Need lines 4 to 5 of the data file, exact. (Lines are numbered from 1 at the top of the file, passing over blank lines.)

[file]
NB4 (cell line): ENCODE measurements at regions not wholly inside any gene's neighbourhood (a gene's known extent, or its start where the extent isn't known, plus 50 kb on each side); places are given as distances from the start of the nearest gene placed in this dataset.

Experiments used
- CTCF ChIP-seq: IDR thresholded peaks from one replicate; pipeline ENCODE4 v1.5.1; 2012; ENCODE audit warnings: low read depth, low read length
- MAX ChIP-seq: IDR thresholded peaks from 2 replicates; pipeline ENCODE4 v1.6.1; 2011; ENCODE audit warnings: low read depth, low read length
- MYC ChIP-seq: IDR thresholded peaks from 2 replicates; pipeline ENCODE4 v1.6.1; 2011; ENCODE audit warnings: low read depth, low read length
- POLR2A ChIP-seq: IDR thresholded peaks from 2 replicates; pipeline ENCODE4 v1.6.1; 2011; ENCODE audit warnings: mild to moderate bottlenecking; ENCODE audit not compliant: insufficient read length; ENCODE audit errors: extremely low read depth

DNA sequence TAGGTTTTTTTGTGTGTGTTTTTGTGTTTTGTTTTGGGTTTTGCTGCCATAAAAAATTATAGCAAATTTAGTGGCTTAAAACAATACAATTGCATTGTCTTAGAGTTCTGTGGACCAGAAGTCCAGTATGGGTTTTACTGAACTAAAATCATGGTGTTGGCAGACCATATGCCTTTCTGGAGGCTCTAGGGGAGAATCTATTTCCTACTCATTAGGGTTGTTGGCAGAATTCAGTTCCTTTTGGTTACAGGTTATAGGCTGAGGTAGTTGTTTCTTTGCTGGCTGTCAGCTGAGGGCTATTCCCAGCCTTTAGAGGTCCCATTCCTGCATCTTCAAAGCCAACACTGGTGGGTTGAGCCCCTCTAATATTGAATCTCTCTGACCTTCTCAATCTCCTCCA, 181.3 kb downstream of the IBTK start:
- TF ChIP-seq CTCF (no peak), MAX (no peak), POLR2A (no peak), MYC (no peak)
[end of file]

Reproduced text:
- MAX ChIP-seq: IDR thresholded peaks from 2 replicates; pipeline ENCODE4 v1.6.1; 2011; ENCODE audit warnings: low read depth, low read length
- MYC ChIP-seq: IDR thresholded peaks from 2 replicates; pipeline ENCODE4 v1.6.1; 2011; ENCODE audit warnings: low read depth, low read length